Now that I have the concept of a 2-6-6-2 down, what else could I do with the Roundhouse kits? How about one of my real needs, a 0-6-0 switcher? Here’s a Porter saddle tanker prototype. No 65 is a working engine, toiling for the WK&S in Kempton, PA. Photos by Jeff Z are used with Jeff’s permission.
Another photo of her current state shows off her switching pilot, air compressor, and headlight.
A third shows off the domes, bell, tank hatch and the generator.
Here is her builder’s photo.
OK, she’s very cool. And Jeff is an excellent photographer. But how do I build her in HOn3? First of all, I wouldn’t be going for an exact rivet by rivet replica. An engine with the same look and feel would do for my purposes. Call it a freelance engine based on a prototype.
I could use the boiler-tank-cab-bunker shell from a Roundhouse 3 in 1 kit. I’d need to shorten the tank a bit, reducing the distance between the two domes closest to the cab. Some bashing of the cab would be necessary including removing the rear portion of the top and cutting off the lower portion of the front of the cab. The 3-1 kit part is the upper portion of this photo. The way Roundhouse designed this shell, it makes the door height look out of scale. I might also remove the door and show an additional step inside the cab. I’d live with the vertical bunker instead of the slanted version on the prototype. As this is the Sausalito switcher, I’d convert to oil as oil tanks are near by on the docks. In the following photo, cuts are the area inside the red rectangles. After doing the first boiler cut between the domes, I’d evaluate whether I need to do the second.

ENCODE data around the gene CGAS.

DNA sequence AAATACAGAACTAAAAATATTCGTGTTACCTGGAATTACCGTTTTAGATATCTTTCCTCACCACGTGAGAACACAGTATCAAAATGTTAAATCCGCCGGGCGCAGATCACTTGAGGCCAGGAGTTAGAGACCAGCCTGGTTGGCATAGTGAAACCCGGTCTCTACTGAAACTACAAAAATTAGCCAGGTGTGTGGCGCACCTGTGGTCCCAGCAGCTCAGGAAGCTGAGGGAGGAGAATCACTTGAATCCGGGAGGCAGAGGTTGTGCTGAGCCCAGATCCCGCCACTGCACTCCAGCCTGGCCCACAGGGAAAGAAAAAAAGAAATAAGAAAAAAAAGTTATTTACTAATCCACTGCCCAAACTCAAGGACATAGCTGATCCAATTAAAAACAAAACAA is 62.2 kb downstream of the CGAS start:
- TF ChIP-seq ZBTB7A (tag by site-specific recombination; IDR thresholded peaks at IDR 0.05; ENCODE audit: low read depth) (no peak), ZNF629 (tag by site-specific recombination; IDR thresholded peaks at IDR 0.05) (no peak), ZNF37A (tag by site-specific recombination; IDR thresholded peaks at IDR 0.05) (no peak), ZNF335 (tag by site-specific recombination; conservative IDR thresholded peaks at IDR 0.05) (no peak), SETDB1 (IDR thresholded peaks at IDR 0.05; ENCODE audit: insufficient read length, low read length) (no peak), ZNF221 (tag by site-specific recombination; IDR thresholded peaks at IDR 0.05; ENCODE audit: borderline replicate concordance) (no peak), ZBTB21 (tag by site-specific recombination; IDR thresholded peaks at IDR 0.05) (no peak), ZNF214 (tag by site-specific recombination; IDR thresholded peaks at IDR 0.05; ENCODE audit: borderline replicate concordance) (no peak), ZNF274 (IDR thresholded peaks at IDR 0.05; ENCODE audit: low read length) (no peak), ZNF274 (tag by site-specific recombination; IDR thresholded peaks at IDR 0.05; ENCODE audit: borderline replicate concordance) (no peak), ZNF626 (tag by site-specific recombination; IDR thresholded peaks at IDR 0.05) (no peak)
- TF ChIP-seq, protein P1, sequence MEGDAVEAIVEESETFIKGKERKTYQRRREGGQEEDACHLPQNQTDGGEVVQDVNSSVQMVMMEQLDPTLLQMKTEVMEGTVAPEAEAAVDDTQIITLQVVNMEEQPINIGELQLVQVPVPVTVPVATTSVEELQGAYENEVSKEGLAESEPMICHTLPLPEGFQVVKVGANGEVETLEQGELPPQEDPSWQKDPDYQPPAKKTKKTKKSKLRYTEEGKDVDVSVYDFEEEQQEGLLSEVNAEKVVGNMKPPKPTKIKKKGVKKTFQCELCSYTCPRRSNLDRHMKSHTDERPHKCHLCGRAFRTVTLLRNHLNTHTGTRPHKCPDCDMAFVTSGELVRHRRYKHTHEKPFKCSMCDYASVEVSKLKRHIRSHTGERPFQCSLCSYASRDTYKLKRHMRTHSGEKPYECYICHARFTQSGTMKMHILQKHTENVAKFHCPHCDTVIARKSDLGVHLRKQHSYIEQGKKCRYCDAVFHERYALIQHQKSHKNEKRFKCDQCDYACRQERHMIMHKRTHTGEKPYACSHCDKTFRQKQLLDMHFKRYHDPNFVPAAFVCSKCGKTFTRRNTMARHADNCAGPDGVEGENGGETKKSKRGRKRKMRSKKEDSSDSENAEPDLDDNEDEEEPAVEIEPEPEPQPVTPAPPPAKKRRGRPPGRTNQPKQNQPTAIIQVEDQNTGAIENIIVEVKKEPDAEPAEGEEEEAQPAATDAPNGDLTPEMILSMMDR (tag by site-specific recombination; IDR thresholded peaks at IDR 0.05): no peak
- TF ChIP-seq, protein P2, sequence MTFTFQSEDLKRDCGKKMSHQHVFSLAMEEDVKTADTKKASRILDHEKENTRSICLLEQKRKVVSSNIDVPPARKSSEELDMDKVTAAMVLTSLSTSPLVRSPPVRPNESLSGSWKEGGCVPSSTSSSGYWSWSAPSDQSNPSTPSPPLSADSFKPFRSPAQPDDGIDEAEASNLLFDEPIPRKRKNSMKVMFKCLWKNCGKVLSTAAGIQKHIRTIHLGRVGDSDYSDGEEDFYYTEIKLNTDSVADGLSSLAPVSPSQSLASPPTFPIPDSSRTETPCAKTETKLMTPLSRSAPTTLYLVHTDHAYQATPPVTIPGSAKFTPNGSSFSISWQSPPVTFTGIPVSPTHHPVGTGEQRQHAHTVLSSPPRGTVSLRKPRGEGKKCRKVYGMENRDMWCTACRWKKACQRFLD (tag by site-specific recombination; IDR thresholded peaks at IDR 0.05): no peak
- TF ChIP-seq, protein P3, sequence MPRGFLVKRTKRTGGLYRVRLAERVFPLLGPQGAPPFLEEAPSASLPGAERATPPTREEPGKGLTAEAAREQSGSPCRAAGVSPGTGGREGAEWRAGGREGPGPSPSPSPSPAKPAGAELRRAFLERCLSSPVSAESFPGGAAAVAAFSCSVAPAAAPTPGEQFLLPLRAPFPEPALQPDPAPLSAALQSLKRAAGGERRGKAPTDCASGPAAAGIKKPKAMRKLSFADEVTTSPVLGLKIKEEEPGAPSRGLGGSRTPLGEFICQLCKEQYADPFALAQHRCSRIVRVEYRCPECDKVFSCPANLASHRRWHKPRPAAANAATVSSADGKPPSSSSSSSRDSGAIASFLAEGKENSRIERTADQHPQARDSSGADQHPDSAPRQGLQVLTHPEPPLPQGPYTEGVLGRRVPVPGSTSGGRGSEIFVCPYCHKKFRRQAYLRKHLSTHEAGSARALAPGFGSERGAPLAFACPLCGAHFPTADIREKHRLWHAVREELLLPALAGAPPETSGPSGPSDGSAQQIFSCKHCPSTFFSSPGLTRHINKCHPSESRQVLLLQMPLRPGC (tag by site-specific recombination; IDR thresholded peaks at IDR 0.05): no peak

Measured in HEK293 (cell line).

Then I would need to do some surgery on the frame. The surgery involves three cuts, two taking out the front set of driver bearings and the third taking off the road pilot. Because the drivers are powered at the second set, the mechanism for powering the locomotive won’t change. The front pilot would be replaced with a switching pilot like on the prototype shown so nicely in the second photo.
Am I troubled by the fact I’m using an outside frame kit to model an inside frame locomotive? Not really. This is a freelance engine based on a prototype. And the rotating counterweights on the model will add visual interest.
I’ll need to shorten the side rods. If I’m careful with my cuts, I may not need to modify the piston rods and associated gear much at all. Another engine parked at the concept stage waiting for parts.
Of course, I could also consider a 0-4-0T or 0-4-2T Porter switcher. Same concept, different cuts. So many engines to model, so little time.